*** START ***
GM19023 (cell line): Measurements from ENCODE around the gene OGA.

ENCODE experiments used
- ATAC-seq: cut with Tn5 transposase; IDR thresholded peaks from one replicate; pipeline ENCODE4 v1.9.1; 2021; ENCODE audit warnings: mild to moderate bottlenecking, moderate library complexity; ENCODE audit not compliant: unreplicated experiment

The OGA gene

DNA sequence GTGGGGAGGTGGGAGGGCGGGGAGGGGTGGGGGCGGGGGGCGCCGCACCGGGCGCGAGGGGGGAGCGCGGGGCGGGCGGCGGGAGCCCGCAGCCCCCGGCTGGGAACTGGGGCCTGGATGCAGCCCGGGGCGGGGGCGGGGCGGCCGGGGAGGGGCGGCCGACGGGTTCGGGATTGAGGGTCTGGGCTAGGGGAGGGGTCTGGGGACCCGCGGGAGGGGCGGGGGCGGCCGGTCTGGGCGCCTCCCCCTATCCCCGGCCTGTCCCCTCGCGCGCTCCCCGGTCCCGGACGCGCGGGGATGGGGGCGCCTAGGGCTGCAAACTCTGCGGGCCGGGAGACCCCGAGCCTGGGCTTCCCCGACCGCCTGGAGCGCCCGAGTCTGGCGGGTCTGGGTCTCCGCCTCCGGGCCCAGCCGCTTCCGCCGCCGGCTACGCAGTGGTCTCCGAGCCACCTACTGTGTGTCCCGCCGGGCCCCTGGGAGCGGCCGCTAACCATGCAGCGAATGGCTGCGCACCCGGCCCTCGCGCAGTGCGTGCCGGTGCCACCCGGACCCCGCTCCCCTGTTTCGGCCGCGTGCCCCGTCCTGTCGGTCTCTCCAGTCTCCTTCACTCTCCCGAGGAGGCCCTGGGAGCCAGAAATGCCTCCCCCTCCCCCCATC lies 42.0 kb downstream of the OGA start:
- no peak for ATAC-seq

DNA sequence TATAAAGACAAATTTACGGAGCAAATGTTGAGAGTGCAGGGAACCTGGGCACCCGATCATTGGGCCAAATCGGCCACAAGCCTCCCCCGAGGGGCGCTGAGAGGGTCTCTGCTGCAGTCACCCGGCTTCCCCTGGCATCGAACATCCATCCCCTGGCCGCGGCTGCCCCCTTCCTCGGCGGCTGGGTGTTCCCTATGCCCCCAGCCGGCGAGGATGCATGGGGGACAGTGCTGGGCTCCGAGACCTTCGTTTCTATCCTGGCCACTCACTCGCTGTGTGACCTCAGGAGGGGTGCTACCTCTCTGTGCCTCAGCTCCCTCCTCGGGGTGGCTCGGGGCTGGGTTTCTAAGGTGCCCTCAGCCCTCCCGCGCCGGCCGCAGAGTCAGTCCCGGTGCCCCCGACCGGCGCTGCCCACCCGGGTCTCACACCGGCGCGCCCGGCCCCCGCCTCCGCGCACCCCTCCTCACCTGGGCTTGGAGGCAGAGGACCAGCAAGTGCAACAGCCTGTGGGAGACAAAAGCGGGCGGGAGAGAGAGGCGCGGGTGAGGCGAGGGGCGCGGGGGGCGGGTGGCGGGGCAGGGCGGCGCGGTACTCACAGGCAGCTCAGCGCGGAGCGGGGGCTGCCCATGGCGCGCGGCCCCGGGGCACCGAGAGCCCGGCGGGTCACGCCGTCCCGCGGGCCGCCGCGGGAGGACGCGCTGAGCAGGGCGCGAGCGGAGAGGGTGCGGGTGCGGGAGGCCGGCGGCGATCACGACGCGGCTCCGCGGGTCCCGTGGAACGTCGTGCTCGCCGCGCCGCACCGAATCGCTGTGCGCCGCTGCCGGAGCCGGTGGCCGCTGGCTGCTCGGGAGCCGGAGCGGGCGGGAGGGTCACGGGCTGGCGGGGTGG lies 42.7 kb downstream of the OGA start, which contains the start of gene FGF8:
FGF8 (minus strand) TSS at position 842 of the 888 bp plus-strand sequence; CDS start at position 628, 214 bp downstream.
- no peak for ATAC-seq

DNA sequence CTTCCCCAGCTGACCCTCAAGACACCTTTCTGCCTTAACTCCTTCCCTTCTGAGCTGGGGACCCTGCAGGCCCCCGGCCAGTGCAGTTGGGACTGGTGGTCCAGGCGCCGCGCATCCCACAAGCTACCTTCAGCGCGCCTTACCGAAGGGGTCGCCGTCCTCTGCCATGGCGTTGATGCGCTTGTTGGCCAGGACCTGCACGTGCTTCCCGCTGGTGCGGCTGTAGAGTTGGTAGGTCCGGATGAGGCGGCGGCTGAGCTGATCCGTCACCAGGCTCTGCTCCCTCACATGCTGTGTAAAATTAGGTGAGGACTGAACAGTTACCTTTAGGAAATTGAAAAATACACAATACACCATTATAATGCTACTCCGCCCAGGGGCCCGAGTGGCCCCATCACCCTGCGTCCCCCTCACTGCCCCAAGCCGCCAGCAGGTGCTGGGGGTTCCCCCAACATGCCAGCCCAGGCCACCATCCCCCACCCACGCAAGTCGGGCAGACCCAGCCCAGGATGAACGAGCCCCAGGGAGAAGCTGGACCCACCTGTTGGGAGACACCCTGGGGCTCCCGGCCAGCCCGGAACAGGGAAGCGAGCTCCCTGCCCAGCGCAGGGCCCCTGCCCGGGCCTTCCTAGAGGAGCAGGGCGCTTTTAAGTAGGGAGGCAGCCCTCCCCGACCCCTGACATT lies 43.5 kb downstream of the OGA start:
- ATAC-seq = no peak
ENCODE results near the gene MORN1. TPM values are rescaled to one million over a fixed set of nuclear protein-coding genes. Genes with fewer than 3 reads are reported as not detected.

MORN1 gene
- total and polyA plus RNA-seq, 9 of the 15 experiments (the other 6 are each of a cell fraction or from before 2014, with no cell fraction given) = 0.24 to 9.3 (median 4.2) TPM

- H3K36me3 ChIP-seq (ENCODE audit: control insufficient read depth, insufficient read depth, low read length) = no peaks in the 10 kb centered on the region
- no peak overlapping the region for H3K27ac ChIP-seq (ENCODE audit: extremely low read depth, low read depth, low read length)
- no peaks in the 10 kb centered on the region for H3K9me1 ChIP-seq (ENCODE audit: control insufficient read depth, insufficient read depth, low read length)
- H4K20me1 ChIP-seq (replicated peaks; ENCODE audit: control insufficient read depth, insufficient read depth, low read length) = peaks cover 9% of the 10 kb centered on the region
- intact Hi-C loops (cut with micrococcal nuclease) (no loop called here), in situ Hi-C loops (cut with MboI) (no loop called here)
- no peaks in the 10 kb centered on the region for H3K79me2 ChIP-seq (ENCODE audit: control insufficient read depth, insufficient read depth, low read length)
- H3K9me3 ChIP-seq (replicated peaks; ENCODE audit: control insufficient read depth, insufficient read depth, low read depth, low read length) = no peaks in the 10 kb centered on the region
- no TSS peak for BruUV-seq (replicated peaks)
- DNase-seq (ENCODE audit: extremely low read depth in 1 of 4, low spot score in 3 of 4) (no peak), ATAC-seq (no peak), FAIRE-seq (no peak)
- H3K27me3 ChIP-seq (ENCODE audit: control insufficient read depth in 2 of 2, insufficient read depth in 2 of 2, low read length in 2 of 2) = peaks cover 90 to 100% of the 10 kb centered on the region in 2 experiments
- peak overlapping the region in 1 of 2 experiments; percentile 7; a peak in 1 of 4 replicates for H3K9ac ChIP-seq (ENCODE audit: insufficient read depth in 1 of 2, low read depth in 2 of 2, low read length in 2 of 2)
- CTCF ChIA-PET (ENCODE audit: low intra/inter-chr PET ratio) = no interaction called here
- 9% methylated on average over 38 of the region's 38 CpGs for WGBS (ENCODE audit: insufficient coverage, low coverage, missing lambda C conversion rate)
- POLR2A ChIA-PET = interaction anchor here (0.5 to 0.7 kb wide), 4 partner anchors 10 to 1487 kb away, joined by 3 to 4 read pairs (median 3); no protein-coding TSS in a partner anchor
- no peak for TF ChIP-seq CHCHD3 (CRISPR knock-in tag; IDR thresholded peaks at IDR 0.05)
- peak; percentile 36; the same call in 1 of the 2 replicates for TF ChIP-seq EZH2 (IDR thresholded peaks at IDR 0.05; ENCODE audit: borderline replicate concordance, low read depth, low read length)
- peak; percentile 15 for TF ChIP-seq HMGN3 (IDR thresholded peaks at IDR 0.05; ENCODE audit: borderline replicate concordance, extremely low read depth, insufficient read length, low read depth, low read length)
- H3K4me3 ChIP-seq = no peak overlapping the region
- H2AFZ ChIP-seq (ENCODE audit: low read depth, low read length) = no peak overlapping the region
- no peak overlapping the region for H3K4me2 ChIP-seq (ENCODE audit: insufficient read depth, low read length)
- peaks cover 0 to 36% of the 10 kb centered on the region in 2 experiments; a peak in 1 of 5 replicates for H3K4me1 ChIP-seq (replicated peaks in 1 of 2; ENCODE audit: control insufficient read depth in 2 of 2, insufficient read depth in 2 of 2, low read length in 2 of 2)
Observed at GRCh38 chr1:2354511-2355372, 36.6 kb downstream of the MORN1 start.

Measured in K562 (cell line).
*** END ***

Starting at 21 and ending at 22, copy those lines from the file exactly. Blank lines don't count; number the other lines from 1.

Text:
- H3K9me3 ChIP-seq (replicated peaks; ENCODE audit: control insufficient read depth, insufficient read depth, low read depth, low read length) = no peaks in the 10 kb centered on the region
- no TSS peak for BruUV-seq (replicated peaks)